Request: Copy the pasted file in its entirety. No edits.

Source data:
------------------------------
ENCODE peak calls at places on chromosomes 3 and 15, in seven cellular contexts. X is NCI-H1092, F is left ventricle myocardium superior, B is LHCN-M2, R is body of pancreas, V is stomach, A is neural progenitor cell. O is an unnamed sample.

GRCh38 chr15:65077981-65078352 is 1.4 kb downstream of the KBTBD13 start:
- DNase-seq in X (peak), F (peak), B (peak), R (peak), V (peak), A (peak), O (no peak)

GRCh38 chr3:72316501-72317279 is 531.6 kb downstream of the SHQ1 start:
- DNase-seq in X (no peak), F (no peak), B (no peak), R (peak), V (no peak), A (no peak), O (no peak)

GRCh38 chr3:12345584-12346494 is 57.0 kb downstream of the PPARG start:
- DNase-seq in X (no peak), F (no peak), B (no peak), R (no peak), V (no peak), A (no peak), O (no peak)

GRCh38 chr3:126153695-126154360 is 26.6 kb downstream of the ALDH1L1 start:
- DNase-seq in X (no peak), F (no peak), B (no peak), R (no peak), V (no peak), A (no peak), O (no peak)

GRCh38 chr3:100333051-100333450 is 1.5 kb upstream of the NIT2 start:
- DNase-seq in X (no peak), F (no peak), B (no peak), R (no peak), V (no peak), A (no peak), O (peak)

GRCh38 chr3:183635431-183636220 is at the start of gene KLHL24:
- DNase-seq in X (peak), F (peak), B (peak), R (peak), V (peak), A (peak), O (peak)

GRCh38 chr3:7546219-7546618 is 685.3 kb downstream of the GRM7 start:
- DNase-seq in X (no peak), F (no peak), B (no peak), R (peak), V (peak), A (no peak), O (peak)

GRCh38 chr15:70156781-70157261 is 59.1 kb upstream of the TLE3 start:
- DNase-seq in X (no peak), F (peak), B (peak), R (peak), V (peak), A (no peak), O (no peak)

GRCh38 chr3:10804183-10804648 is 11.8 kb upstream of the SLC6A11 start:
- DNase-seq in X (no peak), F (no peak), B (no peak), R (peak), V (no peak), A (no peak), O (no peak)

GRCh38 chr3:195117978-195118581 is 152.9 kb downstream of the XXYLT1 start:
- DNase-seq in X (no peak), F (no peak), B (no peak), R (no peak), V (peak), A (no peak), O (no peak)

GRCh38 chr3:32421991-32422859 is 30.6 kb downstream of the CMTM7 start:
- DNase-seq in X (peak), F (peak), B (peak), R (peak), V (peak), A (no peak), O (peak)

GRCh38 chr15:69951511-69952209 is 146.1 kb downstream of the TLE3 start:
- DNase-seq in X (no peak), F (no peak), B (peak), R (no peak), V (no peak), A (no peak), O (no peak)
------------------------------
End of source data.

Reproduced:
ENCODE peak calls at places on chromosomes 3 and 15, in seven cellular contexts. X is NCI-H1092, F is left ventricle myocardium superior, B is LHCN-M2, R is body of pancreas, V is stomach, A is neural progenitor cell. O is an unnamed sample.

GRCh38 chr15:65077981-65078352 is 1.4 kb downstream of the KBTBD13 start:
- DNase-seq in X (peak), F (peak), B (peak), R (peak), V (peak), A (peak), O (no peak)

GRCh38 chr3:72316501-72317279 is 531.6 kb downstream of the SHQ1 start:
- DNase-seq in X (no peak), F (no peak), B (no peak), R (peak), V (no peak), A (no peak), O (no peak)

GRCh38 chr3:12345584-12346494 is 57.0 kb downstream of the PPARG start:
- DNase-seq in X (no peak), F (no peak), B (no peak), R (no peak), V (no peak), A (no peak), O (no peak)

GRCh38 chr3:126153695-126154360 is 26.6 kb downstream of the ALDH1L1 start:
- DNase-seq in X (no peak), F (no peak), B (no peak), R (no peak), V (no peak), A (no peak), O (no peak)

GRCh38 chr3:100333051-100333450 is 1.5 kb upstream of the NIT2 start:
- DNase-seq in X (no peak), F (no peak), B (no peak), R (no peak), V (no peak), A (no peak), O (peak)

GRCh38 chr3:183635431-183636220 is at the start of gene KLHL24:
- DNase-seq in X (peak), F (peak), B (peak), R (peak), V (peak), A (peak), O (peak)

GRCh38 chr3:7546219-7546618 is 685.3 kb downstream of the GRM7 start:
- DNase-seq in X (no peak), F (no peak), B (no peak), R (peak), V (peak), A (no peak), O (peak)

GRCh38 chr15:70156781-70157261 is 59.1 kb upstream of the TLE3 start:
- DNase-seq in X (no peak), F (peak), B (peak), R (peak), V (peak), A (no peak), O (no peak)

GRCh38 chr3:10804183-10804648 is 11.8 kb upstream of the SLC6A11 start:
- DNase-seq in X (no peak), F (no peak), B (no peak), R (peak), V (no peak), A (no peak), O (no peak)

GRCh38 chr3:195117978-195118581 is 152.9 kb downstream of the XXYLT1 start:
- DNase-seq in X (no peak), F (no peak), B (no peak), R (no peak), V (peak), A (no peak), O (no peak)

GRCh38 chr3:32421991-32422859 is 30.6 kb downstream of the CMTM7 start:
- DNase-seq in X (peak), F (peak), B (peak), R (peak), V (peak), A (no peak), O (peak)

GRCh38 chr15:69951511-69952209 is 146.1 kb downstream of the TLE3 start:
- DNase-seq in X (no peak), F (no peak), B (peak), R (no peak), V (no peak), A (no peak), O (no peak)